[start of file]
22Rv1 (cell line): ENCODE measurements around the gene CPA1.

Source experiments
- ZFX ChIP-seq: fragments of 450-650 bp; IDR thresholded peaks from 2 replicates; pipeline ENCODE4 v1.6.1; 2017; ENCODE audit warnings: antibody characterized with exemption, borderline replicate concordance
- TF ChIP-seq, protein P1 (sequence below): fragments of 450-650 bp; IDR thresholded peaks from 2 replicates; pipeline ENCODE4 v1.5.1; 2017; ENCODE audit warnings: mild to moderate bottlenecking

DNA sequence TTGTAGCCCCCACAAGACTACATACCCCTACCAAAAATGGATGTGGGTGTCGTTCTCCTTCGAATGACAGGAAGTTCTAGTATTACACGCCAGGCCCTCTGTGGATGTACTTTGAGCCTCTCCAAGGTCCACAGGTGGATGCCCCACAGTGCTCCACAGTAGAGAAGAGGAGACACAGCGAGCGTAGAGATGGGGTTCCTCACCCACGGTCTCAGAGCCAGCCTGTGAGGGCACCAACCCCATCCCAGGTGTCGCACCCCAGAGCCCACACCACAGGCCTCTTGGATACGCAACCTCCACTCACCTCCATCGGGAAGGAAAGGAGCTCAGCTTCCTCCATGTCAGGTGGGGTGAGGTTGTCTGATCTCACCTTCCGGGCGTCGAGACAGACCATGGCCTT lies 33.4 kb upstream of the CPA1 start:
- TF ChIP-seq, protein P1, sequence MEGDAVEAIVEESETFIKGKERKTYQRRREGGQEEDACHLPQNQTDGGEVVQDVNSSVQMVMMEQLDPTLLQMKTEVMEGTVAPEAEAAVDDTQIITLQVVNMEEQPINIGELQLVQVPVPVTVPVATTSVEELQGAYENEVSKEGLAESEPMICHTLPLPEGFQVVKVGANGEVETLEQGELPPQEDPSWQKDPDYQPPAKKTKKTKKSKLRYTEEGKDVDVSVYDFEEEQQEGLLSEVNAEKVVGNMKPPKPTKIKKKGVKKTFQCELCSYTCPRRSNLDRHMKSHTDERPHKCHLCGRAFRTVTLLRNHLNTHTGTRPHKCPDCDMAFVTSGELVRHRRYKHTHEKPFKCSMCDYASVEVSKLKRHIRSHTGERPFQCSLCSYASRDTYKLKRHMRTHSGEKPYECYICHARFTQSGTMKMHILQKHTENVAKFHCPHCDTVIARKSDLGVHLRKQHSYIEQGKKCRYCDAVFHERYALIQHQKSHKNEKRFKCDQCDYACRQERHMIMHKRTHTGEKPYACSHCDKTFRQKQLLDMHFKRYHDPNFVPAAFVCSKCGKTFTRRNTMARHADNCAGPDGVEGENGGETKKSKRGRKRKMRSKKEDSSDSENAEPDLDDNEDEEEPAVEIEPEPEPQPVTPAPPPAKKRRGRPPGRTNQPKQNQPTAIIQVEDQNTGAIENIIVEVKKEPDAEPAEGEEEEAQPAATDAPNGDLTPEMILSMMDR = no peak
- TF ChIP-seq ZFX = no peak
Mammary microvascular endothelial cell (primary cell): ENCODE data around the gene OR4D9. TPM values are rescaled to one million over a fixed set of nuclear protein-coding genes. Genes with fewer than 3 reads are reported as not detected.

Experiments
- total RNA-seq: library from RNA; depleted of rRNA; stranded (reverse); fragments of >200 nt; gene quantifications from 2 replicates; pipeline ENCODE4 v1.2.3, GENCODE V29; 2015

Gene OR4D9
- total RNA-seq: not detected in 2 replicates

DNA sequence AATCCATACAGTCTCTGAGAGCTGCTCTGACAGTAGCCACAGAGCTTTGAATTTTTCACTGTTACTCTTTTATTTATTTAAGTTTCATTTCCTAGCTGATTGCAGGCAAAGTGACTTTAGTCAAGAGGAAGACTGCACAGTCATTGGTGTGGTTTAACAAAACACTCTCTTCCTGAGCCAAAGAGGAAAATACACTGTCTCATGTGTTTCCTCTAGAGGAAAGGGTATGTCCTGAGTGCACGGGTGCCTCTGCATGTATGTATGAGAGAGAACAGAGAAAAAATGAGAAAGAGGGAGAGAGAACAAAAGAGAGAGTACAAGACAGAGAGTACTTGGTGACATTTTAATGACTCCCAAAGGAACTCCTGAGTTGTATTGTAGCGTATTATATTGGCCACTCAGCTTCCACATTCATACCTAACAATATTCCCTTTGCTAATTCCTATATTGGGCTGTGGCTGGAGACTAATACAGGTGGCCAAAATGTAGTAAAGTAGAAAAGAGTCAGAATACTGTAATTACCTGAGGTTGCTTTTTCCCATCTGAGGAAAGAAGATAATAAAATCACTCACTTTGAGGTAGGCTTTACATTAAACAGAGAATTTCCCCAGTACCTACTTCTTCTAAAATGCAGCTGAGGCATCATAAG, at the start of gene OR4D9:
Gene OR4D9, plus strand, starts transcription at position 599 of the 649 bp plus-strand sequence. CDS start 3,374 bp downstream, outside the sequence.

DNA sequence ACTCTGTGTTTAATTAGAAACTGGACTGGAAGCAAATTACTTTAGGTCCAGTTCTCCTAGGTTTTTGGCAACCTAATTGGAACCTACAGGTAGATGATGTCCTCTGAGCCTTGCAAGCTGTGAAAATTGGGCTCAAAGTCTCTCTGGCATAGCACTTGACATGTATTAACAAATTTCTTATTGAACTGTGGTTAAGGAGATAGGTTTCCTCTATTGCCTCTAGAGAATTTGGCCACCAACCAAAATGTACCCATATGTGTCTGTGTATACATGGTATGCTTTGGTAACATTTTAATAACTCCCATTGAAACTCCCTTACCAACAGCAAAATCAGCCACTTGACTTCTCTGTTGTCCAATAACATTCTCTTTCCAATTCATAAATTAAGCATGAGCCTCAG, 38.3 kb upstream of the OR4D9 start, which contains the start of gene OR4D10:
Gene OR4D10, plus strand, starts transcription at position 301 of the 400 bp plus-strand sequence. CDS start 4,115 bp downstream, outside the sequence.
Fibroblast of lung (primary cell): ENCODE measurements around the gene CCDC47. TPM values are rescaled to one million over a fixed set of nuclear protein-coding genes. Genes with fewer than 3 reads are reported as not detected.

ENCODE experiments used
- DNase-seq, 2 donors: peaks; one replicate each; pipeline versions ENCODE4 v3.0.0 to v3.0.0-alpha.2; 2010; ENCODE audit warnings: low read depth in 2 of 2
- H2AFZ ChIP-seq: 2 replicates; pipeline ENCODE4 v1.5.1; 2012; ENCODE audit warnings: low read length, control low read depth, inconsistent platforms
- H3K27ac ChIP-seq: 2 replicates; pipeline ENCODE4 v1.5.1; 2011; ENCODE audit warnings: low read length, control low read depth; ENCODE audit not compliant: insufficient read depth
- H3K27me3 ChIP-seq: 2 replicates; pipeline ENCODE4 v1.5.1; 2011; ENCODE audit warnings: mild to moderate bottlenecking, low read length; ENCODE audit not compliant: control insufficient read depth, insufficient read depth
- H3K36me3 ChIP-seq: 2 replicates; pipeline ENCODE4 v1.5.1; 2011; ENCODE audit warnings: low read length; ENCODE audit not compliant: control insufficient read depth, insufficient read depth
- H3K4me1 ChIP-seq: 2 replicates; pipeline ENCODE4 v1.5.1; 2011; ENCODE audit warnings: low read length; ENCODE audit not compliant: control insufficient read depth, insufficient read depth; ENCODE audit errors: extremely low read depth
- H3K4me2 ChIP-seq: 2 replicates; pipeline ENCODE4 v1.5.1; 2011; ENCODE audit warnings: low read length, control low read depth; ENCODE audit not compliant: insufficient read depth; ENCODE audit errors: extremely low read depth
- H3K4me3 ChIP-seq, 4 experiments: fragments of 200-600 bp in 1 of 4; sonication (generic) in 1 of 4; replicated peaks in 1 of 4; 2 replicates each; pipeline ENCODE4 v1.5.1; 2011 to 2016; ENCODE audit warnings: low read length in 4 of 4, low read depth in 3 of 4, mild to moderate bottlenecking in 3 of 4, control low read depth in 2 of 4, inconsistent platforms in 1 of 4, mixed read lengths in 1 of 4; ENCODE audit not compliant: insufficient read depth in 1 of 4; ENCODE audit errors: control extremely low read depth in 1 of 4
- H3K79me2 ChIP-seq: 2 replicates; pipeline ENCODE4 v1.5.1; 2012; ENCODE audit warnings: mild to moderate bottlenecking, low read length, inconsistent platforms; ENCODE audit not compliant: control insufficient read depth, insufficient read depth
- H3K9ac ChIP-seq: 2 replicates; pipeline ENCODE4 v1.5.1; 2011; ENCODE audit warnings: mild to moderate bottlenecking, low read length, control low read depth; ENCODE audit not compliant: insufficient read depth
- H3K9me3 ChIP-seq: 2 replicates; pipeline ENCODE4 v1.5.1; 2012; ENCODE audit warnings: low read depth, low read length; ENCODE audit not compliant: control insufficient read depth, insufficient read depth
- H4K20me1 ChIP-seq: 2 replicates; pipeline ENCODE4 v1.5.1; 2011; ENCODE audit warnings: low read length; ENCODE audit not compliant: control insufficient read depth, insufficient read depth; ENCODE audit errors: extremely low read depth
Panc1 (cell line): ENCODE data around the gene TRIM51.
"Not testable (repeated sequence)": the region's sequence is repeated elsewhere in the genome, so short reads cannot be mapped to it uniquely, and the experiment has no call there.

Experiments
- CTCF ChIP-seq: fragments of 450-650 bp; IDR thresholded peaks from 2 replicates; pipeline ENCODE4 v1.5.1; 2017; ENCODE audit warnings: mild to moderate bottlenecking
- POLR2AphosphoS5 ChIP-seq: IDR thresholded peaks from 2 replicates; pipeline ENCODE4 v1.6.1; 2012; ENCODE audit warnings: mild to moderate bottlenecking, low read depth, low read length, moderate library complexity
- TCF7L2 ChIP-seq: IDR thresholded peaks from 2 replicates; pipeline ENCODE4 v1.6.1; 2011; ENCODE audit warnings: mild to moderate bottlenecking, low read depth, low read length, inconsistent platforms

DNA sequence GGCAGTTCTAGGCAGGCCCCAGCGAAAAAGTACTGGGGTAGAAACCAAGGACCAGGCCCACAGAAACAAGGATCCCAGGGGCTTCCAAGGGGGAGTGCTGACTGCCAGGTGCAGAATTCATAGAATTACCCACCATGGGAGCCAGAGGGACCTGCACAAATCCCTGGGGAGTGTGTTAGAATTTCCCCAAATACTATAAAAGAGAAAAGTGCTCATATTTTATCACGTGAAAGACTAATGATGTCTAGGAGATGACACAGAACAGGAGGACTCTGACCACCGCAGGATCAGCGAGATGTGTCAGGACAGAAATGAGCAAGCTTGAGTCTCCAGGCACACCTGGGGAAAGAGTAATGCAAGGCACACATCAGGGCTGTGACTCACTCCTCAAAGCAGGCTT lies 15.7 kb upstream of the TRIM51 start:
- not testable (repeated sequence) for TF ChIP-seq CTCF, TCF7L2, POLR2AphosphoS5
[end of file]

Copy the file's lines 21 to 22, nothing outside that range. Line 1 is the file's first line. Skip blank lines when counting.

- H3K27ac ChIP-seq: 2 replicates; pipeline ENCODE4 v1.5.1; 2011; ENCODE audit warnings: low read length, control low read depth; ENCODE audit not compliant: insufficient read depth
- H3K27me3 ChIP-seq: 2 replicates; pipeline ENCODE4 v1.5.1; 2011; ENCODE audit warnings: mild to moderate bottlenecking, low read length; ENCODE audit not compliant: control insufficient read depth, insufficient read depth